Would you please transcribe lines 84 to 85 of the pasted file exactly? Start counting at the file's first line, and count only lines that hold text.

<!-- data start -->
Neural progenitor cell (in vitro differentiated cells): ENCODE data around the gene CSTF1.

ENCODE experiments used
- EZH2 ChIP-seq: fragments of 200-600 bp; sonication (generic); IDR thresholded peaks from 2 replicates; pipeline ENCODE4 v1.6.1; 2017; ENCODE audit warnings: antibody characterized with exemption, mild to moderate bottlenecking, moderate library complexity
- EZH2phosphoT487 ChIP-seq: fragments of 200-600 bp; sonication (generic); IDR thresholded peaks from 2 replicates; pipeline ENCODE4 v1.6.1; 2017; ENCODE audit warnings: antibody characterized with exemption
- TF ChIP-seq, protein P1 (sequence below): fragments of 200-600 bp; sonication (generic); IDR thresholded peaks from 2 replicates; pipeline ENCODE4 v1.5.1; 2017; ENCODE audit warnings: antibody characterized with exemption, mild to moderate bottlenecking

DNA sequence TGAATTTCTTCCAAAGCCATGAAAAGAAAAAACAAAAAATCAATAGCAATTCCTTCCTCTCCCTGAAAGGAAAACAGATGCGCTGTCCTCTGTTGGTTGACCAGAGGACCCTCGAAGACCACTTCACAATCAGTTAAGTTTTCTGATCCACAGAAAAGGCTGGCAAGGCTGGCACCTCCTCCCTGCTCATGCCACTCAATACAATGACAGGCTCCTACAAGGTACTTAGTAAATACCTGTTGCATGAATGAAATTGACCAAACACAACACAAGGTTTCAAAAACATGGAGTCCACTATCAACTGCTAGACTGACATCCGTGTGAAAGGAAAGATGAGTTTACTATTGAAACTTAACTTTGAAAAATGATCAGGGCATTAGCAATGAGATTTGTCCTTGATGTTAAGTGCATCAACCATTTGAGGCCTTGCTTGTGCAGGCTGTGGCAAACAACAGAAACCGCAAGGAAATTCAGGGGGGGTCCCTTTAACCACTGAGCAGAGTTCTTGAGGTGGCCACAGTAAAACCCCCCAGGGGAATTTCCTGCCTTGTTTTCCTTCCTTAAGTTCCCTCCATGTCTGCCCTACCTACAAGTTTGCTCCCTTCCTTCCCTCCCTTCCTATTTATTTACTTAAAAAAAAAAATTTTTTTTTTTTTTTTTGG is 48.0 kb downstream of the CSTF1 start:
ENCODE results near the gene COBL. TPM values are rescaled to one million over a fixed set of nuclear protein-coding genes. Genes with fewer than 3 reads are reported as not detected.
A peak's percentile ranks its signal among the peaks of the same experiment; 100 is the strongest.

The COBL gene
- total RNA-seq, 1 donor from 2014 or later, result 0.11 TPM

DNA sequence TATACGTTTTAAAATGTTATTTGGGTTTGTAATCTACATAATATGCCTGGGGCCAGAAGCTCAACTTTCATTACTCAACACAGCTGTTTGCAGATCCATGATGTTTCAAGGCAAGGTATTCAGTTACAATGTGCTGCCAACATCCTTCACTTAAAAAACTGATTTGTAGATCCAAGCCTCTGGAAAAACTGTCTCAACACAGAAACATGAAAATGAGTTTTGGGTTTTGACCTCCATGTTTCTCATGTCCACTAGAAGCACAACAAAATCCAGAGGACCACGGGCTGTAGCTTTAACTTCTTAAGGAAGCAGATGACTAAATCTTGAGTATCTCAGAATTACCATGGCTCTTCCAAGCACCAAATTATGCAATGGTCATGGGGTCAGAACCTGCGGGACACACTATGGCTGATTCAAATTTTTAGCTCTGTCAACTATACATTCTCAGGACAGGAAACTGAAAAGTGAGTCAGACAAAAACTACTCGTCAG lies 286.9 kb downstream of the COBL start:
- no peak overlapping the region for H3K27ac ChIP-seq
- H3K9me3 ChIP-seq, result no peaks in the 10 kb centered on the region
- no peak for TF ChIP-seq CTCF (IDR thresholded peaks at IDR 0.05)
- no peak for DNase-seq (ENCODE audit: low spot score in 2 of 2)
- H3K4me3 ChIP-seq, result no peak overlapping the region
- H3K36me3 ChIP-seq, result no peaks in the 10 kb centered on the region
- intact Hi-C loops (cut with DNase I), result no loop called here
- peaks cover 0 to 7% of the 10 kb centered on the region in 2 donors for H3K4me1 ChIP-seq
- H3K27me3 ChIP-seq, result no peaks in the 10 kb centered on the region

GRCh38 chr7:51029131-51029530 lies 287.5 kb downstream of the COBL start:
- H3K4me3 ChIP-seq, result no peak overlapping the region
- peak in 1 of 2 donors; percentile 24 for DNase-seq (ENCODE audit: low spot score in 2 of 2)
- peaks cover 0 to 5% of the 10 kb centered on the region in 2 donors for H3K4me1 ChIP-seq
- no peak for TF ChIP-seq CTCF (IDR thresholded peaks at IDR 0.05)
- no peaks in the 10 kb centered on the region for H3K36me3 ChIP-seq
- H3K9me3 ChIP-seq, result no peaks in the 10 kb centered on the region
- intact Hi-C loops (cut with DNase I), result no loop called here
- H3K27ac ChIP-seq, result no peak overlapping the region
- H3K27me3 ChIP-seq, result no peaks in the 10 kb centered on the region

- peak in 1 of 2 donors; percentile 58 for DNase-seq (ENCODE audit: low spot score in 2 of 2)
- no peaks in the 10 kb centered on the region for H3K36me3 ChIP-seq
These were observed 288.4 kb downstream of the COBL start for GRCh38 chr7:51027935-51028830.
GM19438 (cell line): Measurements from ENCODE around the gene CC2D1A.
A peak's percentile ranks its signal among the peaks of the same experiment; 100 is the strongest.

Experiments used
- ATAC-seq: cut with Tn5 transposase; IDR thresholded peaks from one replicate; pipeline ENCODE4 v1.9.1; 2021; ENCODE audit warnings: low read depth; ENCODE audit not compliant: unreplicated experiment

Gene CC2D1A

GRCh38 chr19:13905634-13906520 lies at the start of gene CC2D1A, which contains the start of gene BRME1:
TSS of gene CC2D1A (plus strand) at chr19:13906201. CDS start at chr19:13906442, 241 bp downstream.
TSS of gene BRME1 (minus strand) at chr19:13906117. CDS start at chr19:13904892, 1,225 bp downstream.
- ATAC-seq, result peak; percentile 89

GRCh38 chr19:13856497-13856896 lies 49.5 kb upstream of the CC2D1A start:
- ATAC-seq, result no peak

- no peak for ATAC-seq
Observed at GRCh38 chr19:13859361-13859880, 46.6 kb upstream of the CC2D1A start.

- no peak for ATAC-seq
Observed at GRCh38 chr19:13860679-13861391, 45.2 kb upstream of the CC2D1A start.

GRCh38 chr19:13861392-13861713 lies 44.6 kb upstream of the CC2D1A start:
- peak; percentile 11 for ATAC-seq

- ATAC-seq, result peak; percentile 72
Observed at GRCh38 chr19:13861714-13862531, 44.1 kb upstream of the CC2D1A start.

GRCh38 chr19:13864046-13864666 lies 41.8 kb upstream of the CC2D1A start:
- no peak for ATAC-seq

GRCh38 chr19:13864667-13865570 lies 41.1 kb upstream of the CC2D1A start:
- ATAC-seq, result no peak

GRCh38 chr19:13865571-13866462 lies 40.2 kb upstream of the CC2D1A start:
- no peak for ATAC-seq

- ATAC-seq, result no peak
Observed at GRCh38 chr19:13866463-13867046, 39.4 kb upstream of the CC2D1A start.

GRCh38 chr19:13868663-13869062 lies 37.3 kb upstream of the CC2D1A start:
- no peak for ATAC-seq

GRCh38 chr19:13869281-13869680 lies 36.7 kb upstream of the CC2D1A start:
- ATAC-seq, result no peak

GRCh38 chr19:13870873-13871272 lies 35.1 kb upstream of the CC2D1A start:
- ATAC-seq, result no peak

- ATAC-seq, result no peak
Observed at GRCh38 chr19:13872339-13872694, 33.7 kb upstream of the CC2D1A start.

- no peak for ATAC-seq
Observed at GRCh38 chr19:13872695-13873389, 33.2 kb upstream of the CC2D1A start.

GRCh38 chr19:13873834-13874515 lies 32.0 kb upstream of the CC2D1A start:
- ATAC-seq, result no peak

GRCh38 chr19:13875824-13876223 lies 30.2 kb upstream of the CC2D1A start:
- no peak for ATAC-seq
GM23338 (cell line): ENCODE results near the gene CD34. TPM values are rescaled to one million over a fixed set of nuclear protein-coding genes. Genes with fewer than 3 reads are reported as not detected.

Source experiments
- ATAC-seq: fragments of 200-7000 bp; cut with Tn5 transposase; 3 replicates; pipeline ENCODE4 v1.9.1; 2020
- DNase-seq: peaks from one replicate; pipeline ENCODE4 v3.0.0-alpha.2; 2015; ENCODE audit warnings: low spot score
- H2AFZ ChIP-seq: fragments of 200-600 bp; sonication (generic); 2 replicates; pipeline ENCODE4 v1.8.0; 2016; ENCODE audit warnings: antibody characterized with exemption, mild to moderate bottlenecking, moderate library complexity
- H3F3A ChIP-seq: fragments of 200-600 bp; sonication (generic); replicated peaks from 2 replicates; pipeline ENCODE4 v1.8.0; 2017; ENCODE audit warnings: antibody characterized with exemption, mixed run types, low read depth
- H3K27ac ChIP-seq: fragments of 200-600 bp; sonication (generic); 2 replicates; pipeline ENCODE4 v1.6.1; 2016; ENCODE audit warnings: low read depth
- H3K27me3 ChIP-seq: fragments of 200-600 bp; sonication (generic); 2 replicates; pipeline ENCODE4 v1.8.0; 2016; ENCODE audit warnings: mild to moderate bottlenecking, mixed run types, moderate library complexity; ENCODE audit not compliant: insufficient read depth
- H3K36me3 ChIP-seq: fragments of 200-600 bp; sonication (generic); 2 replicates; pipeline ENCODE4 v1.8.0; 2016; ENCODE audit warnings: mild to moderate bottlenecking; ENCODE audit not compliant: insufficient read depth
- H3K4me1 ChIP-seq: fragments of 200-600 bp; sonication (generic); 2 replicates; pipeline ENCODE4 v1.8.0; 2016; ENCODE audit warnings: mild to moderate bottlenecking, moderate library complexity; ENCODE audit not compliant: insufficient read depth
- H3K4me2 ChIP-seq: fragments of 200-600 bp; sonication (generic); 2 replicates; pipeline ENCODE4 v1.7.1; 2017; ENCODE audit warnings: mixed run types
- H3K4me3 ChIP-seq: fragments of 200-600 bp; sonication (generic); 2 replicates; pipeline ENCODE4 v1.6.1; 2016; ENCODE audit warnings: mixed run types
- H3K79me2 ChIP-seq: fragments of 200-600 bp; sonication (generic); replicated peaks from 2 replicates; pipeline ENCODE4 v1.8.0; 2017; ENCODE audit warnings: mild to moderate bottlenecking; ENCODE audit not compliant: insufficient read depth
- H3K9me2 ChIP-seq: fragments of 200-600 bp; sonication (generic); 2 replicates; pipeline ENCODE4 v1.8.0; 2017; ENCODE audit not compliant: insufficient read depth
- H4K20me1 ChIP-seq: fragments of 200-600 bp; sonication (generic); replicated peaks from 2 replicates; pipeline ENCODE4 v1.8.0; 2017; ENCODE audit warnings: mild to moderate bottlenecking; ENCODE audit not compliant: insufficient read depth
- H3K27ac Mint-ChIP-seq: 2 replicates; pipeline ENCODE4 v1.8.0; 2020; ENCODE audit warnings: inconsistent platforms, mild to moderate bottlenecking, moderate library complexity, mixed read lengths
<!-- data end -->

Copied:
- H3K4me1 ChIP-seq: fragments of 200-600 bp; sonication (generic); 2 replicates; pipeline ENCODE4 v1.8.0; 2016; ENCODE audit warnings: mild to moderate bottlenecking, moderate library complexity; ENCODE audit not compliant: insufficient read depth
- H3K4me2 ChIP-seq: fragments of 200-600 bp; sonication (generic); 2 replicates; pipeline ENCODE4 v1.7.1; 2017; ENCODE audit warnings: mixed run types